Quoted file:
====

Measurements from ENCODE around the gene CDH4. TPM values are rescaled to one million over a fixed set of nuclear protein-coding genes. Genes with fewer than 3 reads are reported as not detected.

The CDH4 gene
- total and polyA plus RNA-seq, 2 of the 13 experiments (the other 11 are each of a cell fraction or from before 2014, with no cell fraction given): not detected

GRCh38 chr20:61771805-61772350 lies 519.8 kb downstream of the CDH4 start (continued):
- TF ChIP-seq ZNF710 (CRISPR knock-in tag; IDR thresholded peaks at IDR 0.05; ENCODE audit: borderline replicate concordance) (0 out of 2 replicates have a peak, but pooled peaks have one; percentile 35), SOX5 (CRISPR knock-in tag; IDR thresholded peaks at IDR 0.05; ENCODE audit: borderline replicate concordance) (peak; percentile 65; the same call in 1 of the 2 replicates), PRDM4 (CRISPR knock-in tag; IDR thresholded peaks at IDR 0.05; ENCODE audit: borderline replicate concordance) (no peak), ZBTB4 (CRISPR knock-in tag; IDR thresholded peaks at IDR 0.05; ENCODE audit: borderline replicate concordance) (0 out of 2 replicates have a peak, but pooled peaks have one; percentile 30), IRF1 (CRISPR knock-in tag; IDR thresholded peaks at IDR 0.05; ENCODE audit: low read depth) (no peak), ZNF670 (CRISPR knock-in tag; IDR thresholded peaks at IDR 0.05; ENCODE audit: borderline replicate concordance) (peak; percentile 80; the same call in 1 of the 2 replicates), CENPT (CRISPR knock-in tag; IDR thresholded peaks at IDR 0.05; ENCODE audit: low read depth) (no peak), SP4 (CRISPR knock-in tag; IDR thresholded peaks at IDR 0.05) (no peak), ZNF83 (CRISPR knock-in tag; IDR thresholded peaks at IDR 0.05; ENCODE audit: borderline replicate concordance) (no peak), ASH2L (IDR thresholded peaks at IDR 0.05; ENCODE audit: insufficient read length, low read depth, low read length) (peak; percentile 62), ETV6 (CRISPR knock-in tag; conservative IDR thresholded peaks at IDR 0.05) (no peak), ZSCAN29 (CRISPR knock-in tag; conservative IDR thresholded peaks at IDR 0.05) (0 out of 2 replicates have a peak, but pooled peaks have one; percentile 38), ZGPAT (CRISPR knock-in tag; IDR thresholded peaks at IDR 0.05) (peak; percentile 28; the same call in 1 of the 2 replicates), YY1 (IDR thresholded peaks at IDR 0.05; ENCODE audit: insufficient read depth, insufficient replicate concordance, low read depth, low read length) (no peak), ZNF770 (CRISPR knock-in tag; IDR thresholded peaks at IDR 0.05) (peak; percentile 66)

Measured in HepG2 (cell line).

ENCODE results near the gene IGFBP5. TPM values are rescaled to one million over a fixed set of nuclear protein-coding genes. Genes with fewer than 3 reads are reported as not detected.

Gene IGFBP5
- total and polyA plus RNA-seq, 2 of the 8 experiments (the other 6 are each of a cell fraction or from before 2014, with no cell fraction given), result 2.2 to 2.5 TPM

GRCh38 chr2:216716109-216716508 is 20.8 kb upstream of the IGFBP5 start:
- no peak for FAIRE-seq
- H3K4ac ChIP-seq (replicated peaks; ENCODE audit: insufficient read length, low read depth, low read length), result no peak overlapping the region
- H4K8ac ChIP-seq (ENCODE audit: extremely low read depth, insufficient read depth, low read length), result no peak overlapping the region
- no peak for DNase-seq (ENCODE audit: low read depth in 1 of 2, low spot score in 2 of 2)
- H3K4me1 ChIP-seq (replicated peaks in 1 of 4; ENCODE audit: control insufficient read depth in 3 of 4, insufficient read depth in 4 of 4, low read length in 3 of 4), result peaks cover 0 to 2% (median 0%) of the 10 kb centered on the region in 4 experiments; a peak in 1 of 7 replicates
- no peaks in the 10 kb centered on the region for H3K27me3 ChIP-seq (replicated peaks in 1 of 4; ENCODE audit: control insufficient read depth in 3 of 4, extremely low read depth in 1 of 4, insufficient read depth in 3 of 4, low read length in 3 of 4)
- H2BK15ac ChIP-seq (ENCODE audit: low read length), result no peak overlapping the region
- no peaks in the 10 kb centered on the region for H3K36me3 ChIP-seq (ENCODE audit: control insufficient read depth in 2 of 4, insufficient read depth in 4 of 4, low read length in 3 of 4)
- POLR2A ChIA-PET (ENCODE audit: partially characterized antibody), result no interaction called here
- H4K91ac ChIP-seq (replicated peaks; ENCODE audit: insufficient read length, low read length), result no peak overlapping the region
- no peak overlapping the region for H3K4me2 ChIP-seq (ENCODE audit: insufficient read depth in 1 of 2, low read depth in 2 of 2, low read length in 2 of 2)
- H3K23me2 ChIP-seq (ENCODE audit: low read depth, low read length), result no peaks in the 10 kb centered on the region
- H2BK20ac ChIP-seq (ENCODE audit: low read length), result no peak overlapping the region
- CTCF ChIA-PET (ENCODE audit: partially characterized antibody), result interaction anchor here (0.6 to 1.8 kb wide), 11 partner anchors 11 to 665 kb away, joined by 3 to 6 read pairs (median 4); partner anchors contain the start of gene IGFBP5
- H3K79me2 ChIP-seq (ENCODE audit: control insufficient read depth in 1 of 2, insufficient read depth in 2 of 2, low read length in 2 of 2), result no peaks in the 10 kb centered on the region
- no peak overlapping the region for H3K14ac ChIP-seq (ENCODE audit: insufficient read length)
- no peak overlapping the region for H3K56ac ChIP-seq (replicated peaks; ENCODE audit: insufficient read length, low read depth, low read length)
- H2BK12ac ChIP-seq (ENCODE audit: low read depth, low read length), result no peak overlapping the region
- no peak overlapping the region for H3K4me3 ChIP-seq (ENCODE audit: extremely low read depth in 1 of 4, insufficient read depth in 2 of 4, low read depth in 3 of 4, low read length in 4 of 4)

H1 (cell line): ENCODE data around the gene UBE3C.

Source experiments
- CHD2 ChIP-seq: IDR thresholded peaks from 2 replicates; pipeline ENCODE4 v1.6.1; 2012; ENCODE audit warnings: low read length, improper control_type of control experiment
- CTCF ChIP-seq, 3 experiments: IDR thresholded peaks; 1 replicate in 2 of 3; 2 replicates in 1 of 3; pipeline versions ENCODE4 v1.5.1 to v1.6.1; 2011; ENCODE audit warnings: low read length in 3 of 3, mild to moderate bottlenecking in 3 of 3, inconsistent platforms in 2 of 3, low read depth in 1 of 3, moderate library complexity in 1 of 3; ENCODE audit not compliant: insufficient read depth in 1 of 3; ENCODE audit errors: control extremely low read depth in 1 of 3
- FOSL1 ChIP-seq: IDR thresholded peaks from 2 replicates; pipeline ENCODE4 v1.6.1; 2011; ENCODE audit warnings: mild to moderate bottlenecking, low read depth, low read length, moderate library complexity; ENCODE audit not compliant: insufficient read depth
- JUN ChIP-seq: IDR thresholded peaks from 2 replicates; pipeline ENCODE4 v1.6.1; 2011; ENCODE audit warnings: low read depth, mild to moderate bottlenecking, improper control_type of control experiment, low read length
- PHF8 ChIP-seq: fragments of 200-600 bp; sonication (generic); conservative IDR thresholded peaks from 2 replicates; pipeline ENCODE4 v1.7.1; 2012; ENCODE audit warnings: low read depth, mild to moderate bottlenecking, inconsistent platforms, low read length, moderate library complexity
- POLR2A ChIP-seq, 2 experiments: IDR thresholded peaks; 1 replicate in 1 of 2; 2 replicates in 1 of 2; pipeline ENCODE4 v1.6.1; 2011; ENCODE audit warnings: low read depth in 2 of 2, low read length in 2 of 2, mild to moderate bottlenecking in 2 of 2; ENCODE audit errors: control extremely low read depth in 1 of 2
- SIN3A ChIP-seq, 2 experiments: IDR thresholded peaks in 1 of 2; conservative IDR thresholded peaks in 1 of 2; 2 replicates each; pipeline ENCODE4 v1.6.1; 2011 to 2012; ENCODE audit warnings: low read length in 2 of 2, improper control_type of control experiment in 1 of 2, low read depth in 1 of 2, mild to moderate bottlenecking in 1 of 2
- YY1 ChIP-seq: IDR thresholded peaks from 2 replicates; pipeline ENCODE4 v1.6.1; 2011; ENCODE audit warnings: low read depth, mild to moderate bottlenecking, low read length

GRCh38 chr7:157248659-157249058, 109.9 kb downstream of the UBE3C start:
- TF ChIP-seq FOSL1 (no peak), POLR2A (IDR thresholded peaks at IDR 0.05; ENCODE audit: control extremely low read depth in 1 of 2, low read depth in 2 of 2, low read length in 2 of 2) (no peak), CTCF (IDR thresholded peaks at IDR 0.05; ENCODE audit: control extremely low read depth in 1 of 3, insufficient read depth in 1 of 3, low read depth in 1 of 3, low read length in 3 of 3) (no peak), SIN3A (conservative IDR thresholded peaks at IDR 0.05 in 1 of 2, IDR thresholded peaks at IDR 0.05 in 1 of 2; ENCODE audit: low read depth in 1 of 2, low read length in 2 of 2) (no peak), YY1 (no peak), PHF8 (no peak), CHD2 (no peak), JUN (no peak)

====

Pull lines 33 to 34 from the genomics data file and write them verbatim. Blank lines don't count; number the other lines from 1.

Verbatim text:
- CTCF ChIP-seq, 3 experiments: IDR thresholded peaks; 1 replicate in 2 of 3; 2 replicates in 1 of 3; pipeline versions ENCODE4 v1.5.1 to v1.6.1; 2011; ENCODE audit warnings: low read length in 3 of 3, mild to moderate bottlenecking in 3 of 3, inconsistent platforms in 2 of 3, low read depth in 1 of 3, moderate library complexity in 1 of 3; ENCODE audit not compliant: insufficient read depth in 1 of 3; ENCODE audit errors: control extremely low read depth in 1 of 3
- FOSL1 ChIP-seq: IDR thresholded peaks from 2 replicates; pipeline ENCODE4 v1.6.1; 2011; ENCODE audit warnings: mild to moderate bottlenecking, low read depth, low read length, moderate library complexity; ENCODE audit not compliant: insufficient read depth